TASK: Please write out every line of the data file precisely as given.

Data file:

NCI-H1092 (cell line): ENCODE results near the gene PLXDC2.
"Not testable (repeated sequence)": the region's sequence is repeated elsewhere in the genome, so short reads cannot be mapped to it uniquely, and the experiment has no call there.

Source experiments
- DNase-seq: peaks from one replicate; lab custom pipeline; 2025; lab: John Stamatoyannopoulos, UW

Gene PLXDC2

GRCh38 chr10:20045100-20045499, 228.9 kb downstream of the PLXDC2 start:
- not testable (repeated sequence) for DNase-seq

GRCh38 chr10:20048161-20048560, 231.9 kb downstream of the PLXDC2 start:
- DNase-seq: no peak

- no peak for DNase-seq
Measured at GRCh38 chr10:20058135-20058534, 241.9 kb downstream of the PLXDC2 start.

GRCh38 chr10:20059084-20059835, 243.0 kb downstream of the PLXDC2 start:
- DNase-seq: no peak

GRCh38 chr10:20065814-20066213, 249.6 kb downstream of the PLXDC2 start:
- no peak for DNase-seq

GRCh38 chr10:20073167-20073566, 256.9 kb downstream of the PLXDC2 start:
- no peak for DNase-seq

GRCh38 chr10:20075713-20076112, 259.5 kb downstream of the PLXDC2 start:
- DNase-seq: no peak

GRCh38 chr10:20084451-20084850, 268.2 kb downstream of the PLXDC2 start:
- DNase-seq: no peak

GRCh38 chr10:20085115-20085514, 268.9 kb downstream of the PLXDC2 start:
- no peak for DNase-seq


NCI-H1092 (cell line): ENCODE results near the gene PLXDC2.
"Not testable (repeated sequence)": the region's sequence is repeated elsewhere in the genome, so short reads cannot be mapped to it uniquely, and the experiment has no call there.

Source experiments
- DNase-seq: peaks from one replicate; lab custom pipeline; 2025; lab: John Stamatoyannopoulos, UW

Gene PLXDC2

GRCh38 chr10:20045100-20045499, 228.9 kb downstream of the PLXDC2 start:
- not testable (repeated sequence) for DNase-seq

GRCh38 chr10:20048161-20048560, 231.9 kb downstream of the PLXDC2 start:
- DNase-seq: no peak

- no peak for DNase-seq
Measured at GRCh38 chr10:20058135-20058534, 241.9 kb downstream of the PLXDC2 start.

GRCh38 chr10:20059084-20059835, 243.0 kb downstream of the PLXDC2 start:
- DNase-seq: no peak

GRCh38 chr10:20065814-20066213, 249.6 kb downstream of the PLXDC2 start:
- no peak for DNase-seq

GRCh38 chr10:20073167-20073566, 256.9 kb downstream of the PLXDC2 start:
- no peak for DNase-seq

GRCh38 chr10:20075713-20076112, 259.5 kb downstream of the PLXDC2 start:
- DNase-seq: no peak

GRCh38 chr10:20084451-20084850, 268.2 kb downstream of the PLXDC2 start:
- DNase-seq: no peak

GRCh38 chr10:20085115-20085514, 268.9 kb downstream of the PLXDC2 start:
- no peak for DNase-seq